Kane Hodder plays our favorite masked madman this time around (he would go on to play him in Jason Takes Manhattan, Jason Goes to Hell, and Jason X), and I must say that “look” of the character is great here. He’s this big hulking monster, with lots of rotting flesh and exposed spine, and his facial makeup (after the inevitable unmasking) is well done – it even has a similar appearance to the look in The Final Chapter, except after a decade of erosion by lakewater, of course. The final battle between Tina and Jason is rousing enough and fun to watch – it’s sort of a precursor to Freddy vs Jason (trivia: the creators originally wanted this film to be Freddy vs Jason but Paramount and New Line couldn’t get it together). There’s also some pleasure in seeing mean bitch Melissa get an axe in the head and selfish bastard Dr. Crews take the receiving end of a hedge trimmer. But certain things hinted at only make me imagine what could have been. For example, both Tina and Nick have troubled backgrounds – what would a movie with troubled teens who band together to defeat Jason look like? Could there have been more of a connection made between Jason and Tina’s father?
And now Bernie Lomax is ready for the weekend...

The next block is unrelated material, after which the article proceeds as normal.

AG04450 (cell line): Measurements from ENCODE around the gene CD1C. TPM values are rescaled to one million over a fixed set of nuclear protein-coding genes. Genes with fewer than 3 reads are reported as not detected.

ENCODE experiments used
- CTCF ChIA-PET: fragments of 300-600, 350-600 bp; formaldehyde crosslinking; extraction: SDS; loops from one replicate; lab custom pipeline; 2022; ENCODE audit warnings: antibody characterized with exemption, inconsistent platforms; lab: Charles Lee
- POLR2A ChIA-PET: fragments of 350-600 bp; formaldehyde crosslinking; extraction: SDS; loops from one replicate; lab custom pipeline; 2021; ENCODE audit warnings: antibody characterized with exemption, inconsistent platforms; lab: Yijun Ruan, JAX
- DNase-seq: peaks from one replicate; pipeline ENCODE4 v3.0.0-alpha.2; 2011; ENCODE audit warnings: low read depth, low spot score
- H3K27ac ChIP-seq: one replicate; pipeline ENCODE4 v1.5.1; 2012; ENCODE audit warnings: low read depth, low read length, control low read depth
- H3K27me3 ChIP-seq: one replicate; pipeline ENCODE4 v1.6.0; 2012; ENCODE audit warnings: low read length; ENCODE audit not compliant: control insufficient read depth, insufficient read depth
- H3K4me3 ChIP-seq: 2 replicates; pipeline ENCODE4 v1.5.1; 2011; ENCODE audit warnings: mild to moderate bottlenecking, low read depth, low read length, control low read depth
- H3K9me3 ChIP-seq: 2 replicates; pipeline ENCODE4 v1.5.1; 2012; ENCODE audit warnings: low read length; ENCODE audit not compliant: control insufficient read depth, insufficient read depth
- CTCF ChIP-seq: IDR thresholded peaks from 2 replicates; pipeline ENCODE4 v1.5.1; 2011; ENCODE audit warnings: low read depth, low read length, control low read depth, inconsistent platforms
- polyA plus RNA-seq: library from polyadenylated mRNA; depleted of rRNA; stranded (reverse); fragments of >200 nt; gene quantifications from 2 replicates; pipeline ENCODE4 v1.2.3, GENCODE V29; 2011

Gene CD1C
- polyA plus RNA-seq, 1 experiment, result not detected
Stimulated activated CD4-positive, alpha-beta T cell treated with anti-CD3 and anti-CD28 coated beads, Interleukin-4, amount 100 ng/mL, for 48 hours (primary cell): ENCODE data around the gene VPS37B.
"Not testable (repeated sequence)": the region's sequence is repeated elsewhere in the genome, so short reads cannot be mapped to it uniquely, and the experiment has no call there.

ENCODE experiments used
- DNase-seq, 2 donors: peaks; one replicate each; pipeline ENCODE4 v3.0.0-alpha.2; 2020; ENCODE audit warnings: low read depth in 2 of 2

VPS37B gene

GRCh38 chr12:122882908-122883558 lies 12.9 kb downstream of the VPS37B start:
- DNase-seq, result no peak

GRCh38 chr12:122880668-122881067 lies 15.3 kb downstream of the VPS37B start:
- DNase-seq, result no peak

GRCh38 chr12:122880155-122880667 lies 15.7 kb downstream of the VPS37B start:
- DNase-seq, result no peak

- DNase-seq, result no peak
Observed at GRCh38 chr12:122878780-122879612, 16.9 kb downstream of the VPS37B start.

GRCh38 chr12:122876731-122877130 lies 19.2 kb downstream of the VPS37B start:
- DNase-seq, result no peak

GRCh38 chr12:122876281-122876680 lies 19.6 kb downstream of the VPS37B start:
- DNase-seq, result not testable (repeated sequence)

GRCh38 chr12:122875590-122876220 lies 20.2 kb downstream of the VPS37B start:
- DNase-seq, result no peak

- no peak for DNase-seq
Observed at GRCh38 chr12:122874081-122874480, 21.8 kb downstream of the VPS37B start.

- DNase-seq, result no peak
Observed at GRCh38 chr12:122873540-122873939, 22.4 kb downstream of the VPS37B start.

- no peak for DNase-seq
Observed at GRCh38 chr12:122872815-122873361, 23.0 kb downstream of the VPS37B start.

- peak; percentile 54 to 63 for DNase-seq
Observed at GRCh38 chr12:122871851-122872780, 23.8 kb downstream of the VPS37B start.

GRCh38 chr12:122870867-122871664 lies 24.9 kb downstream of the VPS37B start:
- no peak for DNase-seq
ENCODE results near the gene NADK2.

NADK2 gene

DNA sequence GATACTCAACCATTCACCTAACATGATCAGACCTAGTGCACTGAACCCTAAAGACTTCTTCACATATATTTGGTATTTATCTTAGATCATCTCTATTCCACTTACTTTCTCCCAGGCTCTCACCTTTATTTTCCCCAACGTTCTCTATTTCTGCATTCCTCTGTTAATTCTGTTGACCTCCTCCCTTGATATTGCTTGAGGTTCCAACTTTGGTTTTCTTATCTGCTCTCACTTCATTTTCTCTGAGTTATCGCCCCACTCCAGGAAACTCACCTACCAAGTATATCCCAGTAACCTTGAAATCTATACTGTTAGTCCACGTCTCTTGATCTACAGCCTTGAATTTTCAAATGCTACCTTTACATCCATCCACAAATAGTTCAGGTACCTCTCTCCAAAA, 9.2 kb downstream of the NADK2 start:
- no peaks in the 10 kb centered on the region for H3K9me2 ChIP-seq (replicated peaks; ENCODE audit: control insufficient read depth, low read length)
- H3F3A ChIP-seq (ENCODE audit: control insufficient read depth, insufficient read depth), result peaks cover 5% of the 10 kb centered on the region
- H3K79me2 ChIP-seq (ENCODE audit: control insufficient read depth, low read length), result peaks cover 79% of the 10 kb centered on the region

Friday the 13th Part 7 delivers one of the dumbest endings in horror movie history. I hate to spoil it, but I have to talk about it: Tina’s dad is resurrected from the lake to fight Jason. Now, ladies and gentlemen, we’ve had six films worth of incompetent Crystal Lake/Forest Green cops. I can accept this, I can accept that an undead zombie/monster is walking around the woods killing indiscriminately for years but people still camp there, I can even (grudgingly) go with the idea that the killer has access to a molecular transporter and instant delivery of garden tools like tree trimmers. But I have a really hard time accepting that a killer of scores of people, chained at the bottom of a lake, wouldn’t be recovered and taken away to a crematorium with haste, or that a loving father killed in an accident on a dock wouldn’t be recovered and given a proper burial by his wife and daughter who witnessed the accident. No, nobody ever thinks of removing bodies from a crime scene, or simply just draining the fucking lake and putting a gigantic fence around the woods forever. Really, why would they, right? It’s just extra paperwork to deal with. But then the alternate explanation – that Tina “manifested” her dead father into physical form – is even more ludicrous. This movie is maddening.
- Bill Gordon
I held my breath for 10 years! I win the case of beer!
Can I borrow this?
The special features on the Deluxe Edition include:
- Commentary by director John Carl Buechler and actors Lar Park Lincoln and Kane Hodder
- The Making of Friday the 13th Part VII – The New Blood
- Mind Over Matter: The Truth about Telekinesis
- Deleted scenes, including all the gore that was cut for the R rating
- Makeover by Maddy: “Need a Little Touch-Up Work, My Ass”
Buy Friday the 13th, Part VII: The New Blood on DVD